Despite the success of Deetal-Perio, the performance of teeth numbering relies on the numbering results from the multi-class classification Mask R-CNN model in Deetal-Perio. This can cause issues when there are radiographs with severe periodontitis which have only few or abnormal shapes of teeth. To overcome this limitation, more data, similar to these special cases, is needed to further improve the performance, employing few-shot learning might be a helpful way to deal with such special situations (Li et al., 2019, 2020a). We also found that there are filler materials in some teeth which could not be detected (Figure 6). Although these are a minority of cases, we need to focus on them in order to enhance the performance of teeth segmentation and numbering results in our model. We also plan to develop some functions, such as detecting the filled teeth automatically based on our model, which could assist the dentists during diagnosis at a higher level.


Figure 6. This case missed the filled tooth between number 17 and 16. Actually, the missing tooth should be number 17 and the tooth which is wrongly numbered as 17 should be 18. Considering about the filled teeth could enhance the performance of teeth numbering and segmentation tasks.

From the clinical perspective, the comprehensive process of periodontitis diagnosis should be also based on the measures like clinical attachment loss (CAL) which is costly for us to collect. For better performance and applicability of our method, we plan to collect this kind of data and integrate them with our method to make it more convincing for clinicians.

Data Availability Statement

The raw data supporting the conclusions of this article will be made available by the authors, without undue reservation.

Author Contributions

HL implemented the pipeline, did the experiments, evaluated the performance, and wrote the manuscript. JZ designed the calibration method and did that part of experiments. YZ preprocessed raw data. QC, YS, JC, and FG supplied the in-house data sets. XG and YX supervised the study and wrote the manuscript. All authors contributed to the article and approved the submitted version.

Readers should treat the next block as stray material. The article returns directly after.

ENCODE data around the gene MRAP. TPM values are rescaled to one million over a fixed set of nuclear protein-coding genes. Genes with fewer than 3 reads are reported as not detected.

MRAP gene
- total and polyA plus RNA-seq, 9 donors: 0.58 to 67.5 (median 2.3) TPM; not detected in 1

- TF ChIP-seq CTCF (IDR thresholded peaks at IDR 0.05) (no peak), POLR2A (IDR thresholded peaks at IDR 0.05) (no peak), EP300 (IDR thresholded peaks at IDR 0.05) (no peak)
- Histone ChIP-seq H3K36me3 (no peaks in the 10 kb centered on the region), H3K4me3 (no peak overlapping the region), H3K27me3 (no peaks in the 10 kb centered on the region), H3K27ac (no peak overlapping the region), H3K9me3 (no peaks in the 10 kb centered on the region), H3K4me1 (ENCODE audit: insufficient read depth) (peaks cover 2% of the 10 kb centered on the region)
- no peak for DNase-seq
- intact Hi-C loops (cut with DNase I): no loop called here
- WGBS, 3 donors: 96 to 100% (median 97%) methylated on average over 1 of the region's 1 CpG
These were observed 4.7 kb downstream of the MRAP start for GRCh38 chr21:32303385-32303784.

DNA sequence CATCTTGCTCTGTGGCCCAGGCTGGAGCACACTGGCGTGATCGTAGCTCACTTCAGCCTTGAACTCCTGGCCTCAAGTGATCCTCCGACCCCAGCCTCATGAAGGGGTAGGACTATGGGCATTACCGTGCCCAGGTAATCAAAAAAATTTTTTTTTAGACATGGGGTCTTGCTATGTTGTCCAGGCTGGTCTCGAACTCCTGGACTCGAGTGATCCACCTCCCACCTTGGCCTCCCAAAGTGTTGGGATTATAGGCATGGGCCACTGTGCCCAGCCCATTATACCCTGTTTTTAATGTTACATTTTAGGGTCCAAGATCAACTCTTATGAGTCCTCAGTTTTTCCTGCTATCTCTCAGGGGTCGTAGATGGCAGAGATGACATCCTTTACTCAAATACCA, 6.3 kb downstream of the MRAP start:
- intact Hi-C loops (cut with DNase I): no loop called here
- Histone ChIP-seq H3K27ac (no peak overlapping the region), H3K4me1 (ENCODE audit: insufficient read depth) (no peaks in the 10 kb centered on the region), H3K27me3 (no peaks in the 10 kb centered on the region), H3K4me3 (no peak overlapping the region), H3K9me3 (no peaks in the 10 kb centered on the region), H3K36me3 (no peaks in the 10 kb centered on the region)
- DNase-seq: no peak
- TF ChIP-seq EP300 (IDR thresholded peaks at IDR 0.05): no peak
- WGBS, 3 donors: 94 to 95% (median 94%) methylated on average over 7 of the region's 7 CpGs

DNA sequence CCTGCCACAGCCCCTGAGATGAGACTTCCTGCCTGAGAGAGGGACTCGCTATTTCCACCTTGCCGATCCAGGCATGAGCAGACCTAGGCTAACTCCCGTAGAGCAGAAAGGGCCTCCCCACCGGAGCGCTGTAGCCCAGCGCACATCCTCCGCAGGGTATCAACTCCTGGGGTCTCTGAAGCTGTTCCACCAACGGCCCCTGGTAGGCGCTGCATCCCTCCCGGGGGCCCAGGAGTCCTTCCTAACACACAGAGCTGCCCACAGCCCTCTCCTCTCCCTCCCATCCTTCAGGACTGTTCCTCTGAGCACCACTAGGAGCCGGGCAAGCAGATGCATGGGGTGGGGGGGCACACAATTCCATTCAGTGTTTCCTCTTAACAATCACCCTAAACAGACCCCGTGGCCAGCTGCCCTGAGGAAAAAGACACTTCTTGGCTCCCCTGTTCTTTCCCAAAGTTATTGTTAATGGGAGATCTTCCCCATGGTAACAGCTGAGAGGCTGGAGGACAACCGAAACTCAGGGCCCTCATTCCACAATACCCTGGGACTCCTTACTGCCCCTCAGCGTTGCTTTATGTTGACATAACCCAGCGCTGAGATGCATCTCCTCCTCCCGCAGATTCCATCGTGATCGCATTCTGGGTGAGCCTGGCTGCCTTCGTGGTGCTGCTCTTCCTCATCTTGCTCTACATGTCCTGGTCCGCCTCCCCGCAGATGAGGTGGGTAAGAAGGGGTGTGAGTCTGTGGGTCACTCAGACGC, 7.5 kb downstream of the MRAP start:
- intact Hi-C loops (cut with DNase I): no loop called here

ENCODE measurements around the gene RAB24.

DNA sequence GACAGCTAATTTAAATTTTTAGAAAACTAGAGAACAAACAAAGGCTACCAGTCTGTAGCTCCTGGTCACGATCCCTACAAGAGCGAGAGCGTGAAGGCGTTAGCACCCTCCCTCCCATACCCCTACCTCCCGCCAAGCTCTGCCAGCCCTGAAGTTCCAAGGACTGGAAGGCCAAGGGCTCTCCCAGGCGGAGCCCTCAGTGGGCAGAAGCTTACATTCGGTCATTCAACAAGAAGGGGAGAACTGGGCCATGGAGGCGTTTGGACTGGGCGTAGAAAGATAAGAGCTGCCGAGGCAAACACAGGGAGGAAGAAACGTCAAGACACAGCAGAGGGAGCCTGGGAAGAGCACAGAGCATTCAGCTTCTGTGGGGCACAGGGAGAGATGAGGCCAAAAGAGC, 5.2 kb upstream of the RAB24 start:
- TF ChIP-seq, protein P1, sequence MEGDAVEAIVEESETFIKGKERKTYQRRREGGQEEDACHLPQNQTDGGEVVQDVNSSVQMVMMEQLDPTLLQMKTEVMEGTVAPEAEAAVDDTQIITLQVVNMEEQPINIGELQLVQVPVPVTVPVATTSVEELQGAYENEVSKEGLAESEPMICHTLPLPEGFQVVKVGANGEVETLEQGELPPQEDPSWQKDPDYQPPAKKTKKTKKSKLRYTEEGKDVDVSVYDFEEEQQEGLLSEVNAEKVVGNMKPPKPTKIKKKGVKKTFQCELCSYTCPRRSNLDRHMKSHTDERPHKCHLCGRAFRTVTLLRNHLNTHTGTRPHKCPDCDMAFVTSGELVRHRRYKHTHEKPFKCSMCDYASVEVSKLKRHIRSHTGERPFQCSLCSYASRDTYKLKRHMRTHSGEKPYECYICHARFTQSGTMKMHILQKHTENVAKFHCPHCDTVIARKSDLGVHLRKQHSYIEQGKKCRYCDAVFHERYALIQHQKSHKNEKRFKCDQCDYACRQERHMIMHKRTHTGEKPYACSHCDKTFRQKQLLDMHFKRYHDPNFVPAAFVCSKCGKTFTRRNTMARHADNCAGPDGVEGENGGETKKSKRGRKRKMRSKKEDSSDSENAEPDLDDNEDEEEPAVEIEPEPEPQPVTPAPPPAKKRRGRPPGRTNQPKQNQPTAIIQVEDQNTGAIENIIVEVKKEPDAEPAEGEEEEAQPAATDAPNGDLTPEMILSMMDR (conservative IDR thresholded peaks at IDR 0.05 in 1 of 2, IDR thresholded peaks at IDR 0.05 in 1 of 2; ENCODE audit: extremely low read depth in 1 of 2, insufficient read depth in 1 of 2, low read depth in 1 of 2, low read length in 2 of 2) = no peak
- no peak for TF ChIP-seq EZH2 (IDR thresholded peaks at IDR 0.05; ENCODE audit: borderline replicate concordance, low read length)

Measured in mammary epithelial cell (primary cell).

The research reported in this study was supported by the King Abdullah University of Science and Technology (KAUST) Office of Sponsored Research (OSR) under award nos. BAS/1/1624-01, FCC/1/1976-23-01, FCC/1/1976-26-01, REI/1/0018-01-01, REI/1/4216-01-01, REI/1/4437-01-01, REI/1/4473-01-01, and URF/1/4098-01-01, the Fundamental Research Funds for the Central Universities (No. 20ykpy05 to FG), and the Sun Yat-sen University 100 Top Talent Scholars Program—China (No. P20190217202203617 to FG).

Conflict of Interest

The authors declare that the research was conducted in the absence of any commercial or financial relationships that could be construed as a potential conflict of interest.


We thank He Zhang, Yi Zhang, Yongwei Tan, Nana Liu, and Ying Zhao at The Affiliated Stomatological Hospital of Soochow University for providing the data. The content of this manuscript has been presented in part at the International Conference on Medical Image Computing and Computer-Assisted Intervention (MICCAI 2020) (Li et al., 2020b).


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Keywords: teeth segmentation and numbering, periodontitis diagnosis, panoramic radiograph, computer-aided diagnostics, interpretable model

Citation: Li H, Zhou J, Zhou Y, Chen Q, She Y, Gao F, Xu Y, Chen J and Gao X (2021) An Interpretable Computer-Aided Diagnosis Method for Periodontitis From Panoramic Radiographs. Front. Physiol. 12:655556. doi: 10.3389/fphys.2021.655556

Received: 19 January 2021; Accepted: 31 May 2021;
Published: 22 June 2021.

Edited by:

Yi Jiang, Georgia State University, United States

Reviewed by:

Jun Kong, Georgia State University, United States
Hiroshi Fujita, Gifu University, Japan

Copyright © 2021 Li, Zhou, Zhou, Chen, She, Gao, Xu, Chen and Gao. This is an open-access article distributed under the terms of the Creative Commons Attribution License (CC BY). The use, distribution or reproduction in other forums is permitted, provided the original author(s) and the copyright owner(s) are credited and that the original publication in this journal is cited, in accordance with accepted academic practice. No use, distribution or reproduction is permitted which does not comply with these terms.

*Correspondence: Feng Gao,; Ying Xu,; Jieyu Chen,; Xin Gao,